3. Honestly, I wanted to scream :-x when you said Walter is tied up while you are gone. Is Walter being tied up because of the pee problem? Is he chewing up things? Why is he being tied up? If he needs to be contained while you are gone, then I would recommend crate training. Is it possible for you to block out an area or have him confined to a room for the day? You might set up a pee pad area. What does he have for entertainment during the day? Toys?
4. Most vets try to push the Royal Canin. My Chows and cats never liked the food vets prescribed. My Chows (and now my senior Chow and young GSD) are fed raw Green Tripe or canned grain free Wellness food, and Solid Gold Hunden Flockin kibble.
Is this your first dog? Why did you choose a Chow Chow?
Karen, Kohana, Takoda, and our Chow Angels Nahkohe and Shiloh

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Re: Bad behavior of Walter

Postby Rory's Dad » Tue Jul 14, 2015 7:07 pm

I'll run through a few recommendations based on what you have posted...

1. The walks. 1st off, shorten the leash. Choke down on it until you are right on top and have complete control. This will get more difficult as he gets stronger, so best to correct now. When he pulls, STOP. He needs to learn that he will get where he wants to go by going easy. If you have control of a 'short' leash, he will learn that he is making no progress and will realize calm is better. It will take some time. Keep some small, pea sized treats with you. After you stop and he recognizes that you are in command of the walk, have him stand at your knee and give him the treat. Resume the walk with him on the short leash at your side. Be consistent and firm. You may only get 1/2 a block in the beginning, but he will get it.

2. Most likely, you are not getting the 'spots' completely clean. Dogs have a much greater sense of smell than we do, and likely there is a residue there. Also, assess those spots. I have indoor/outdoor carpet on my front porch. Until I figured out that this was confusing my dogs I wondered what the problem was. They thought it was grass and was a 'good to go' area. On our walks, I would repeat the same area over and over again. Teach the dog that this is the spot. Encourage him when successful and reward with those same treats. After he's "Done", do the exercise portion of the walk.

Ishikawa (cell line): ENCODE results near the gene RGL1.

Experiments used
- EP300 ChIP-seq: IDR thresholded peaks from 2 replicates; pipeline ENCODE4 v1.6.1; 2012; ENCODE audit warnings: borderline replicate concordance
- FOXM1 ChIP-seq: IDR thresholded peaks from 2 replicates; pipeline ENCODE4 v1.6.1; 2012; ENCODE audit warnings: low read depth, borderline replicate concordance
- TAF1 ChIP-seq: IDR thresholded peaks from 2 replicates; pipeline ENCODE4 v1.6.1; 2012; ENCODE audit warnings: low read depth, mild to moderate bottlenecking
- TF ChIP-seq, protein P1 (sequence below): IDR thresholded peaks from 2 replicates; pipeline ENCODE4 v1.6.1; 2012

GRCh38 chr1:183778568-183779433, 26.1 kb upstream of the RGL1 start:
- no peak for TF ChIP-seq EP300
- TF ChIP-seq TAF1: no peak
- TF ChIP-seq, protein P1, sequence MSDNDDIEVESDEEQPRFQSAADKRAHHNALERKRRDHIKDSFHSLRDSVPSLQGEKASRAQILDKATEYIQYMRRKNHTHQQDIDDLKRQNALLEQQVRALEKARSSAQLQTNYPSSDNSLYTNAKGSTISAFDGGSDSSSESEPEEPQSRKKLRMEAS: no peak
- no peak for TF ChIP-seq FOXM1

3. He will get used to the walks as being part of normal life. Hyper mode is not unusual. He likes the walks and the time spent with you. He also likes exploring, checking out the new smells, etc. That's why making the 1st part of the walk the 'business' part works. Once that is done, he can be free to enjoy a nice, controlled walk...at your pace, not his. And onto Crate Training...Varying opinions on that, but in essence, you are teaching a pup that the crate is his home. Chows are naturally clean dogs. They do not want to soil their home. So, for training, they are crated when alone in the home. When you return, you immediately take them outside for 'business'. They learn the routine and wait until they are let out to an area not their home. Another benefit is they don't have free roam of the house to chew items they shouldn't have. Many dogs actually find the crate situation as a safety zone. Some never get fully comfortable with it. I find it a successful training tool, but can see others views as well.

4. Food. If the vet tests show no issues, its just a Chow being picky. As long as its a good quality food, I wouldn't give in to his behavior. He won't starve himself and will eat what he needs. I wouldn't offer other options. Place the food in his bowl and allow him to eat when hungry. Don't let it go beyond a full day or two, but he should be fine.

In summary, you have a 6 month old dog. You are going to have to work with him and train him how to behave properly. Seems to me, he thinks he is in charge, and looking at the issues, he is. He is controlling the walks, peeing where he wants, and picking his own food. The behavior is correctable for sure, but you need to take charge and teach him what is acceptable. And by the way, I wouldn't expect a six month old dog to wait 8 to 10 hours between trips outdoors.

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Re: Bad behavior of Walter

Postby Rory's Dad » Tue Jul 14, 2015 7:13 pm